A short chapter discusses the “discovery” of the Golden Calf at Dwejra in Gozo in Pinto’s time.
The last section is dedicated to the same crimes committed by slaves. These children of a much lesser god were normally treated even harsher. Many of these slaves could go about their business much like free men and so had ample opportunities to break the law, either singly or in gangs. Escapes, or attempted escapes, were not that rare, even though they must have been difficult undertakings considering the constant watch the Order kept at the harbours and around the entire coastline.
The most notorious crime hatched by slaves was surely the 1749 conspiracy to murder Grand Master Pinto. The Order exacted a terrible retribution, which becomes even more immediate to us because the torments were gruesomely recorded in contemporary naïve sketches, several of which are reproduced in the book. Interestingly, the torturer in one of the pictures seems to have a wooden stump for a leg. The condemned slaves were killed at regular intervals from July to October 1749, prolonging the ‘entertainment’.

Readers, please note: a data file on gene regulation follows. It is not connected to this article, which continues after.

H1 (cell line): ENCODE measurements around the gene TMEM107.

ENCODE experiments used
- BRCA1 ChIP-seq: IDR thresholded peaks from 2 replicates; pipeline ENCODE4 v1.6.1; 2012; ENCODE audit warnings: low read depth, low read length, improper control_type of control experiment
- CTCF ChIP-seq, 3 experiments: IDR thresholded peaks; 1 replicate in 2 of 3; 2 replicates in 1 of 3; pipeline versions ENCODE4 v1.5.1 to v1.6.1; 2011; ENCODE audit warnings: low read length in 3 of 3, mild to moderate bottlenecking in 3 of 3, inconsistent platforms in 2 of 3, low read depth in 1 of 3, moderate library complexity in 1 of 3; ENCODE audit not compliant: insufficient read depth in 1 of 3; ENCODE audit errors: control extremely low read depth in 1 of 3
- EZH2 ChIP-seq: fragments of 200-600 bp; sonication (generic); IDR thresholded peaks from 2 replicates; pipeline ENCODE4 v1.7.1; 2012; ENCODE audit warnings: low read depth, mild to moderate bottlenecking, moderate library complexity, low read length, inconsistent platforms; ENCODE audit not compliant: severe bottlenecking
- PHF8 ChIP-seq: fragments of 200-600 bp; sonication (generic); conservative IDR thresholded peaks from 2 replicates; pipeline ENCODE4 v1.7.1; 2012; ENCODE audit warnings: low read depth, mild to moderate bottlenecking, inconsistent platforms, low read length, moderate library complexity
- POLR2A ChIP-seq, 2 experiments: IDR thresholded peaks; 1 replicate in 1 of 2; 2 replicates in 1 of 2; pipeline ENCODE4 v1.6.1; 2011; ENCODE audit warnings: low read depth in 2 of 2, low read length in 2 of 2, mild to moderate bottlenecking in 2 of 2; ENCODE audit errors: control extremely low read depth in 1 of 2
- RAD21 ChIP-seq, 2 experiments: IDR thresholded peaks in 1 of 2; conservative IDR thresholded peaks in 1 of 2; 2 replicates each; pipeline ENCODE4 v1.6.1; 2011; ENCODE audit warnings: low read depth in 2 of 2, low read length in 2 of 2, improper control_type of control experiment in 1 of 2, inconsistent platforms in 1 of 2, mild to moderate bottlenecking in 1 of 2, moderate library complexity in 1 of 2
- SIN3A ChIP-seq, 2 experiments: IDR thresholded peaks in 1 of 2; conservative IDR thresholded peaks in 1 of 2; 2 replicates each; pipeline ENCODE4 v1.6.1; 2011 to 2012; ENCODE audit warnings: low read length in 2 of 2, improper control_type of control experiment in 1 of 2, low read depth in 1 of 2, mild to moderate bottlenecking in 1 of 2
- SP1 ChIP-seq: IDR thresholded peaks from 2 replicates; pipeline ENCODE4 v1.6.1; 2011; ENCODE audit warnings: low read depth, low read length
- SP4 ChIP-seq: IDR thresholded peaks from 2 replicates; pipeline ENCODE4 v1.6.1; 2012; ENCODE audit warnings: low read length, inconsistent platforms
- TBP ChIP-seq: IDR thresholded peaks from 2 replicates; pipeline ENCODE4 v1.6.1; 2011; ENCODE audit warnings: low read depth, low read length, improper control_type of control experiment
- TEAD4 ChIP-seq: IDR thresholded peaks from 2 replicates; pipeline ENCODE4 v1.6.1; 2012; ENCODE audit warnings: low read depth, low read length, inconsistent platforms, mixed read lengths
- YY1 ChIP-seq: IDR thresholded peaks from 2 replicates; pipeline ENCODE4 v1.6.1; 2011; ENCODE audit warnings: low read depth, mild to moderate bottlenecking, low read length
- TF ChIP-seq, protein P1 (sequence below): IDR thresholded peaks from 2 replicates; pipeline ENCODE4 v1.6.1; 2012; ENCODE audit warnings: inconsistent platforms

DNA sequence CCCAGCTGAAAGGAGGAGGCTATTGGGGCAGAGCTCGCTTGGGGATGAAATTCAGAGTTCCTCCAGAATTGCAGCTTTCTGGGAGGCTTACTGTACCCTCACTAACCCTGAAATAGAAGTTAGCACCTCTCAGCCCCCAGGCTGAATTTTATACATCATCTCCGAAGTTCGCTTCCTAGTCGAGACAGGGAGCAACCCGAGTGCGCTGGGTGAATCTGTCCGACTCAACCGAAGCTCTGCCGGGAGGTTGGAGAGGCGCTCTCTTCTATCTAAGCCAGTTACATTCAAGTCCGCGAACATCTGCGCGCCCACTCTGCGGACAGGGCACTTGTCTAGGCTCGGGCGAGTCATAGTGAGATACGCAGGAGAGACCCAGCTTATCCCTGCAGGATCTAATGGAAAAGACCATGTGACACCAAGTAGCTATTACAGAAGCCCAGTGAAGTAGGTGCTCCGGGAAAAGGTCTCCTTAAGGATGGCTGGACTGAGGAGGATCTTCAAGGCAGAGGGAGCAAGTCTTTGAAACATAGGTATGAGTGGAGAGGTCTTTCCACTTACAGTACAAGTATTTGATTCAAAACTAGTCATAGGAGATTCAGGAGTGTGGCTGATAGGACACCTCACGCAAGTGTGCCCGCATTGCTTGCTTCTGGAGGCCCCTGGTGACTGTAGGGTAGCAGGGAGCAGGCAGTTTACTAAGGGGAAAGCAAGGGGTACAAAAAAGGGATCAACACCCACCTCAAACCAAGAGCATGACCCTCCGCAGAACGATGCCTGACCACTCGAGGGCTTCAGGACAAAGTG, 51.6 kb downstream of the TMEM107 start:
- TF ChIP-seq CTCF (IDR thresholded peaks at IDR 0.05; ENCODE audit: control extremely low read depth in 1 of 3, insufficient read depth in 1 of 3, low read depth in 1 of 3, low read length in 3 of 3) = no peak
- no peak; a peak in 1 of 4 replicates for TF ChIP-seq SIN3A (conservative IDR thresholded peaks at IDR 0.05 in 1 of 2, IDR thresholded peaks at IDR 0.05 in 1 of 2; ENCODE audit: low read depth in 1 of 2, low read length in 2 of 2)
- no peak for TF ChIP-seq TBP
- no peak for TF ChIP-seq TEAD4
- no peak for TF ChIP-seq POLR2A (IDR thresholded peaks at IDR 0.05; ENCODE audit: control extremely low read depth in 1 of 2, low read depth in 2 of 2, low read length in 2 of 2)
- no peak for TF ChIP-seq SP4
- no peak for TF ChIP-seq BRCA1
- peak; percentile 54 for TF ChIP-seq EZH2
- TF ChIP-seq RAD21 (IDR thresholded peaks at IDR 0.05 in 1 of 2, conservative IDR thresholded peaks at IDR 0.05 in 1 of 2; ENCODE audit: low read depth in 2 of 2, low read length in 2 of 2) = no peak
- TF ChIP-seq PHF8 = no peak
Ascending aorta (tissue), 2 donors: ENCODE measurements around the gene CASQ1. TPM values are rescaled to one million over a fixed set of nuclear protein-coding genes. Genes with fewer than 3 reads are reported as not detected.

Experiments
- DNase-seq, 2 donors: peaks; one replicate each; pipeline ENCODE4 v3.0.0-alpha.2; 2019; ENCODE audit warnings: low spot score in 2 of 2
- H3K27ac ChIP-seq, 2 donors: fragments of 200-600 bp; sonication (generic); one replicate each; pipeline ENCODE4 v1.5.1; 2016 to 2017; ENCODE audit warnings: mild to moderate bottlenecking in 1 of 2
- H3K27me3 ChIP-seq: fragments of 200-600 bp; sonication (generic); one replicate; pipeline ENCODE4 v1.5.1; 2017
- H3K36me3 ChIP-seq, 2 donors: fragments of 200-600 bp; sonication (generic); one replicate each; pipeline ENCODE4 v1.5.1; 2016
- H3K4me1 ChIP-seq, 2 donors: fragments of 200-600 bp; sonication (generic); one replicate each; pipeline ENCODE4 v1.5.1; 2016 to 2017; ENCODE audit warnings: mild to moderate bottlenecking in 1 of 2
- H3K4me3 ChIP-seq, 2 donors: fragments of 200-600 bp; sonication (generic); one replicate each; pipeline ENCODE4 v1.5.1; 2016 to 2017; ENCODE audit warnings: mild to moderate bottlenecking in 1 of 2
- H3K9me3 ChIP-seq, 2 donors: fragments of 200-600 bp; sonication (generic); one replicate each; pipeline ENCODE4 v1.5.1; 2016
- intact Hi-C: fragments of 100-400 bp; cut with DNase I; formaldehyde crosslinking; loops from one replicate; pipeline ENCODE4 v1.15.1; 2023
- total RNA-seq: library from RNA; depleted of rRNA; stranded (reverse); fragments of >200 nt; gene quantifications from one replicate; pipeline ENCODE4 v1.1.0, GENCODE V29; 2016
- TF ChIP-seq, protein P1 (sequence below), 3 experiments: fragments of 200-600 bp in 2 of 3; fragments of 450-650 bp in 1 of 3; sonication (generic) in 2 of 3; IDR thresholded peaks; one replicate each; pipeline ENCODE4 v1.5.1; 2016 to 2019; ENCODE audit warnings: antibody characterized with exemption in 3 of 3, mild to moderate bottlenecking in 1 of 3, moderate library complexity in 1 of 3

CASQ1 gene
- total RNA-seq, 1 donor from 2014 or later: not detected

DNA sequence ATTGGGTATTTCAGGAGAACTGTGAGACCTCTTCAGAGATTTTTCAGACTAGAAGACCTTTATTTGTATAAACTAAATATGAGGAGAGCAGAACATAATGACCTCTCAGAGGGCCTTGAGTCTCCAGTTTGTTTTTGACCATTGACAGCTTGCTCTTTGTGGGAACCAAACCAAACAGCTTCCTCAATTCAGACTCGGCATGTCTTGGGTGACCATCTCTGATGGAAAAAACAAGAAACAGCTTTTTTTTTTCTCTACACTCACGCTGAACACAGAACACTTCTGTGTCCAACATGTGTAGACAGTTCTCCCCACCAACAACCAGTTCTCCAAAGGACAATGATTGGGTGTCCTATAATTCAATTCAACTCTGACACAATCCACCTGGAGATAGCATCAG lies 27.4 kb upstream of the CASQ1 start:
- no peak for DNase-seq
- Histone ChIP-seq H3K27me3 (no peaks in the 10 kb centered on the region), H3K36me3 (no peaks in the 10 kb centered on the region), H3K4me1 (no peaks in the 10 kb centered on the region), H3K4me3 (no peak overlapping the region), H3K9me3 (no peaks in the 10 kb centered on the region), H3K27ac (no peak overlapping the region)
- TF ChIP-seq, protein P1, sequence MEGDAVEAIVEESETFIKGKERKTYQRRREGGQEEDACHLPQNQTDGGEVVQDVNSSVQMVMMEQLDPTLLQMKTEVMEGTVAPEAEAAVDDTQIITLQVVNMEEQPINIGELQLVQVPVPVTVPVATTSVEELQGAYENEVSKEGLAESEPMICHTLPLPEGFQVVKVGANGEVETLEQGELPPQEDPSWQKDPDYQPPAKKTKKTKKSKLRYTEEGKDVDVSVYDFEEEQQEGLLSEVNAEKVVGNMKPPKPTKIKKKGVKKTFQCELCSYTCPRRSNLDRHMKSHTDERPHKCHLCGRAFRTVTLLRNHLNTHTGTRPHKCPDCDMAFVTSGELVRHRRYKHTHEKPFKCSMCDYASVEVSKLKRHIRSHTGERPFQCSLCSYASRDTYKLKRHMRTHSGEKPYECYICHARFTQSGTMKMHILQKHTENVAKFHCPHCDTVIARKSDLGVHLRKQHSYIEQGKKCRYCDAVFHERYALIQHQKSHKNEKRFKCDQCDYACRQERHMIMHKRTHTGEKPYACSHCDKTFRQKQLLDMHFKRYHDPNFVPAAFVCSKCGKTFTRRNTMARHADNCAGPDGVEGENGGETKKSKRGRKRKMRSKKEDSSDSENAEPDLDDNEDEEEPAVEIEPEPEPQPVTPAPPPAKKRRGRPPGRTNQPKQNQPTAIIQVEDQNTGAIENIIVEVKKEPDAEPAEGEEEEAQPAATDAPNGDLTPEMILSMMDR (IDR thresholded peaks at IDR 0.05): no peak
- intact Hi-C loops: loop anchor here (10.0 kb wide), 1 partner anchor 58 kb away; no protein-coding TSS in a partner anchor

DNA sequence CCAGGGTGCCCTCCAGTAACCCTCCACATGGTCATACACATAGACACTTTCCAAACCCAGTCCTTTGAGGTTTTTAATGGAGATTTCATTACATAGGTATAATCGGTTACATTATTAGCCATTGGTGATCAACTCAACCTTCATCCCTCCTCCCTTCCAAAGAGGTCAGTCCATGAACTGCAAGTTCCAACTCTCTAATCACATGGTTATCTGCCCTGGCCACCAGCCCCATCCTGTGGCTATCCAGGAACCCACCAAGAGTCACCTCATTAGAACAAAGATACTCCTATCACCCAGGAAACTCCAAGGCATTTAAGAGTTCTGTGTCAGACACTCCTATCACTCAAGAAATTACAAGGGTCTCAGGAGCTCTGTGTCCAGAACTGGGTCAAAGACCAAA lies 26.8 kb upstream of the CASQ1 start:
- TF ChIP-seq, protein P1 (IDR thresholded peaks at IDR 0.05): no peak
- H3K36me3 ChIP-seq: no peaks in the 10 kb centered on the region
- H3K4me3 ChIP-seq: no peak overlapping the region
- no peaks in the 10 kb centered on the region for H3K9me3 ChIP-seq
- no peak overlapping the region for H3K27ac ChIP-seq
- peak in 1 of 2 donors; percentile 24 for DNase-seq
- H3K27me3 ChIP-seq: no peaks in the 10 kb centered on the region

In a few cases, condemned people were forgiven; in such cases they were taken up to the gallows and made to kiss them before being sent to row on the galleys. Some had their noses chopped off.
The appendices should prove quite a treasure for researchers. One appendix features verses in Maltese, including an early 18th-century lament written by an anonymous wrongly imprisoned Gozitan, verses written about the failed uprising of the slaves of 1749, and a versified description of the murder of the Dominican friar Vincenzo Grimani in the Valletta friary on April 23, 1738.
Personally I did not like the use of the Maltese versions for some village names rather than their accepted English forms in a book written in English. If one is going to use, say Ħaż-Żabbar and Ħaż-Żebbuġ for Żabbar and Żebbuġ, why then not use In-Naxxar, Is-Siġġiewi, or Ir-Rabat for consistency’s sake? Taken to extremes, one would have to use Roma, Firenze or Siracusa.
Still, this does not take anything way from the fundamental importance of this book in the study of crime and punishment in Malta in a period of our history that has trodden such completely novel ground. The book itself is also a fine production, which attests to the great steps forward local publishers have made.